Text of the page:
"You and I are told we must choose between a left or right, but I suggest there is no such thing as a left or right. There is only an up or down. Up to man's age-old dream -- the maximum of individual freedom consistent with order - or down to the ant heap of totalitarianism. Regardless of their sincerity, their humanitarian motives, those who would sacrifice freedom for security have embarked on this downward path. Plutarch warned, 'The real destroyer of the liberties of the people is he who spreads among them bounties, donations and benefits.' " -- Ronald Reagan, October 27, 1964

Tuesday, March 3, 2009

Food for Thought

While I have been lax in my postings here the world has moved quickly onward. It has moved onward, but not necessarily upward (fans of the Narnia books, you know the reference.) I have not had the time to find the subject for a complete post... so I have a question instead. Food for thought, as some would say.

Can true advocates for personal freedom and personal responsibility be found in the rank and file of formalized and institutional government? Can anyone who has the desire to work as a lawmaker and a leader of a country actually believe that the people are better off doing things on their own, without interference from the powers that be?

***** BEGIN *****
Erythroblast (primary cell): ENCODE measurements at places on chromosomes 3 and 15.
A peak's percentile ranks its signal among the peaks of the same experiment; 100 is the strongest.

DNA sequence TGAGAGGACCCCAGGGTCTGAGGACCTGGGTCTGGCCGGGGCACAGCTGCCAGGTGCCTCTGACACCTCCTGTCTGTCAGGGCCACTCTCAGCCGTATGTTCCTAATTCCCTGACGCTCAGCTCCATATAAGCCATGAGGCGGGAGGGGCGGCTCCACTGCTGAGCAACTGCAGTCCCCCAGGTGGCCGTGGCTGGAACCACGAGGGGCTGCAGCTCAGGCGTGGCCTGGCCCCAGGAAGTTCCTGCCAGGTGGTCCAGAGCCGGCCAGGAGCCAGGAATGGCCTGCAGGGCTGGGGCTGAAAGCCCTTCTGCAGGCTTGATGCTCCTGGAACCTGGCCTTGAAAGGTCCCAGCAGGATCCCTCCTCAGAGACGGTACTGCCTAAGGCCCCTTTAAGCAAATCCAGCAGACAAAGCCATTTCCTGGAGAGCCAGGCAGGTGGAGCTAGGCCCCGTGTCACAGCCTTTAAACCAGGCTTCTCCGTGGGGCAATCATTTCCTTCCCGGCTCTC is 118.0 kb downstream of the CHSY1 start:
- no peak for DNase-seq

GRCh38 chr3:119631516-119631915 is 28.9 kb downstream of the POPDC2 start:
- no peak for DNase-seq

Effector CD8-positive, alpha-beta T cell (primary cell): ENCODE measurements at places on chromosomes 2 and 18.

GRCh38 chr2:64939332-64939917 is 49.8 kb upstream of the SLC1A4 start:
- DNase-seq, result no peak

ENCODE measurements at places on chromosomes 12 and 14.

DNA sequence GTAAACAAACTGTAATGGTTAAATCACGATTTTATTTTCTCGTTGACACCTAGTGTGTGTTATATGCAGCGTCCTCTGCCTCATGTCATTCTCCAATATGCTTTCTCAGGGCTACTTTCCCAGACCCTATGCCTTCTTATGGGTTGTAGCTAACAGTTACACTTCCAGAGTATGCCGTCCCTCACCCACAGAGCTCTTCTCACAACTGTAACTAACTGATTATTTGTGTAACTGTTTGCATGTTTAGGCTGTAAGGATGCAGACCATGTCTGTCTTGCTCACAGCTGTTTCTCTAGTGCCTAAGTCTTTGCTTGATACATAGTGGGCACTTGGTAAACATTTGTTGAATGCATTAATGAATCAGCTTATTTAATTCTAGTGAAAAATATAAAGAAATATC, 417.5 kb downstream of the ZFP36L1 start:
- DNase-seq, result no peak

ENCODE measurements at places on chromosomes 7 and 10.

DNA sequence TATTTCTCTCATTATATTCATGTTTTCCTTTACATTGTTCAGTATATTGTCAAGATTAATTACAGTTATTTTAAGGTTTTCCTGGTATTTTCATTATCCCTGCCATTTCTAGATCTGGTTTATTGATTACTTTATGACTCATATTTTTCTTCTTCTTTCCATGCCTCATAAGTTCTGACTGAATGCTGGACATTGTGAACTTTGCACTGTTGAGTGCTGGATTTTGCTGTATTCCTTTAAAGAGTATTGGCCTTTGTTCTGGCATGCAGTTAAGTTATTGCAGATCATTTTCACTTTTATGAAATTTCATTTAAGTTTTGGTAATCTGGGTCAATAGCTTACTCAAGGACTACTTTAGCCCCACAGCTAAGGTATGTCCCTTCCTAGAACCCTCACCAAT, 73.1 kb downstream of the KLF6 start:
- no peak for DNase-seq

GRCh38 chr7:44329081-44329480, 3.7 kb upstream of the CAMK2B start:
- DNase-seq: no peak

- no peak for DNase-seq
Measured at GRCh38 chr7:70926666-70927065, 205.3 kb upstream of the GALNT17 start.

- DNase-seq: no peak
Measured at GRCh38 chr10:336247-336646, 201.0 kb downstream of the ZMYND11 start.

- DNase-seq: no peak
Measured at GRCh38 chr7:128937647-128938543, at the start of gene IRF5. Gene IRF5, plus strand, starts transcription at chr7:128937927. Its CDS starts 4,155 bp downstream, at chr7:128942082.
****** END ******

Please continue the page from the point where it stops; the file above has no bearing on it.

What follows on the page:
In partial answer to my own questions, I present the statement of the statesman Daniel Webster, "Good intentions will always be pleaded for every assumption of power. It is hardly too strong to say that the Constitution was made to guard the people against the dangers of good intentions. There are men in all ages who mean to govern well, but they mean to govern. They promise to be good masters, but they mean to be masters." Webster, himself a leader, recognized the subverting influence power has over man. It goes along with the old adage "The road to Hell is paved with good intentions." When people can sit back and abdicate personal responsibility to the promise of a being given a better life, they may in the end be given the "better life," but is it actually theirs? Does a man possess that which is not earned or does the man become the servant of those who can provide for him?

Finally, the last little bit to think over is another quotation from one of the great men who shaped the United States, Samuel Adams. All I ask is that people read this and think about what the ideals this country was founded upon mean for us today: "If ye love wealth greater than liberty, the tranquility of servitude greater than the animating contest for freedom, go home from us in peace. We seek not your counsel, nor your arms. Crouch down and lick the hand that feeds you; and may posterity forget that ye were our countrymen."